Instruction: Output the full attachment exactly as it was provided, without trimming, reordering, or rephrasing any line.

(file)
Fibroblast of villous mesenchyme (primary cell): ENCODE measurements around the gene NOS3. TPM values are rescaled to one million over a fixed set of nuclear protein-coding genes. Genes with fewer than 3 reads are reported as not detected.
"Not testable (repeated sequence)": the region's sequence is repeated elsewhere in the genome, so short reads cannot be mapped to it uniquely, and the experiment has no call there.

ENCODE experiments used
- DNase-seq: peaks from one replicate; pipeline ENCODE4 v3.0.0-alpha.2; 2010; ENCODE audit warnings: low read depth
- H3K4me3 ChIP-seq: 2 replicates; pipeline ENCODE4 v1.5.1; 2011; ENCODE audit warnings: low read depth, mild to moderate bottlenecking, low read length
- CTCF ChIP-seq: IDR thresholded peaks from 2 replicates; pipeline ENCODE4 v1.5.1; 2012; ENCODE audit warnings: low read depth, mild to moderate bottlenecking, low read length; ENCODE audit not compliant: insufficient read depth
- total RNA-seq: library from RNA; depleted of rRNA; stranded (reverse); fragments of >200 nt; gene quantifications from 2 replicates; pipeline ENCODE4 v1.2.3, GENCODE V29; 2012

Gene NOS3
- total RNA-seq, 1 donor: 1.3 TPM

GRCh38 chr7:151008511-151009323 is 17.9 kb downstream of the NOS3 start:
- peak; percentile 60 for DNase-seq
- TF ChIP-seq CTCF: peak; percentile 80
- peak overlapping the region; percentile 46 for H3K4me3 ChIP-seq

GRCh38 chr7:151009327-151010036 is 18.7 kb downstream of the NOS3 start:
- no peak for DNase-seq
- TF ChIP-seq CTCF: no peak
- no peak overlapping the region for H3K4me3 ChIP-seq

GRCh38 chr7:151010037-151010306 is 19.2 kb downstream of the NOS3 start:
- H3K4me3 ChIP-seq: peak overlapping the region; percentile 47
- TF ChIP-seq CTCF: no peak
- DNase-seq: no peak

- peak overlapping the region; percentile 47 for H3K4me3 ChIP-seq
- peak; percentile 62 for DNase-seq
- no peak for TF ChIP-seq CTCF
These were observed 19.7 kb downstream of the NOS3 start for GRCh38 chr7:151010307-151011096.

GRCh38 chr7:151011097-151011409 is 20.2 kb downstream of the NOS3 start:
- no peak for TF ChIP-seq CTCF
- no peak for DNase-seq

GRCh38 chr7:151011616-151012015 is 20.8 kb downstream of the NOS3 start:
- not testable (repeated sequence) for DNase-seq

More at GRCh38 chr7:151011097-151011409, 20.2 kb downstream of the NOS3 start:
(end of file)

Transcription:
Fibroblast of villous mesenchyme (primary cell): ENCODE measurements around the gene NOS3. TPM values are rescaled to one million over a fixed set of nuclear protein-coding genes. Genes with fewer than 3 reads are reported as not detected.
"Not testable (repeated sequence)": the region's sequence is repeated elsewhere in the genome, so short reads cannot be mapped to it uniquely, and the experiment has no call there.

ENCODE experiments used
- DNase-seq: peaks from one replicate; pipeline ENCODE4 v3.0.0-alpha.2; 2010; ENCODE audit warnings: low read depth
- H3K4me3 ChIP-seq: 2 replicates; pipeline ENCODE4 v1.5.1; 2011; ENCODE audit warnings: low read depth, mild to moderate bottlenecking, low read length
- CTCF ChIP-seq: IDR thresholded peaks from 2 replicates; pipeline ENCODE4 v1.5.1; 2012; ENCODE audit warnings: low read depth, mild to moderate bottlenecking, low read length; ENCODE audit not compliant: insufficient read depth
- total RNA-seq: library from RNA; depleted of rRNA; stranded (reverse); fragments of >200 nt; gene quantifications from 2 replicates; pipeline ENCODE4 v1.2.3, GENCODE V29; 2012

Gene NOS3
- total RNA-seq, 1 donor: 1.3 TPM

GRCh38 chr7:151008511-151009323 is 17.9 kb downstream of the NOS3 start:
- peak; percentile 60 for DNase-seq
- TF ChIP-seq CTCF: peak; percentile 80
- peak overlapping the region; percentile 46 for H3K4me3 ChIP-seq

GRCh38 chr7:151009327-151010036 is 18.7 kb downstream of the NOS3 start:
- no peak for DNase-seq
- TF ChIP-seq CTCF: no peak
- no peak overlapping the region for H3K4me3 ChIP-seq

GRCh38 chr7:151010037-151010306 is 19.2 kb downstream of the NOS3 start:
- H3K4me3 ChIP-seq: peak overlapping the region; percentile 47
- TF ChIP-seq CTCF: no peak
- DNase-seq: no peak

- peak overlapping the region; percentile 47 for H3K4me3 ChIP-seq
- peak; percentile 62 for DNase-seq
- no peak for TF ChIP-seq CTCF
These were observed 19.7 kb downstream of the NOS3 start for GRCh38 chr7:151010307-151011096.

GRCh38 chr7:151011097-151011409 is 20.2 kb downstream of the NOS3 start:
- no peak for TF ChIP-seq CTCF
- no peak for DNase-seq

GRCh38 chr7:151011616-151012015 is 20.8 kb downstream of the NOS3 start:
- not testable (repeated sequence) for DNase-seq

More at GRCh38 chr7:151011097-151011409, 20.2 kb downstream of the NOS3 start: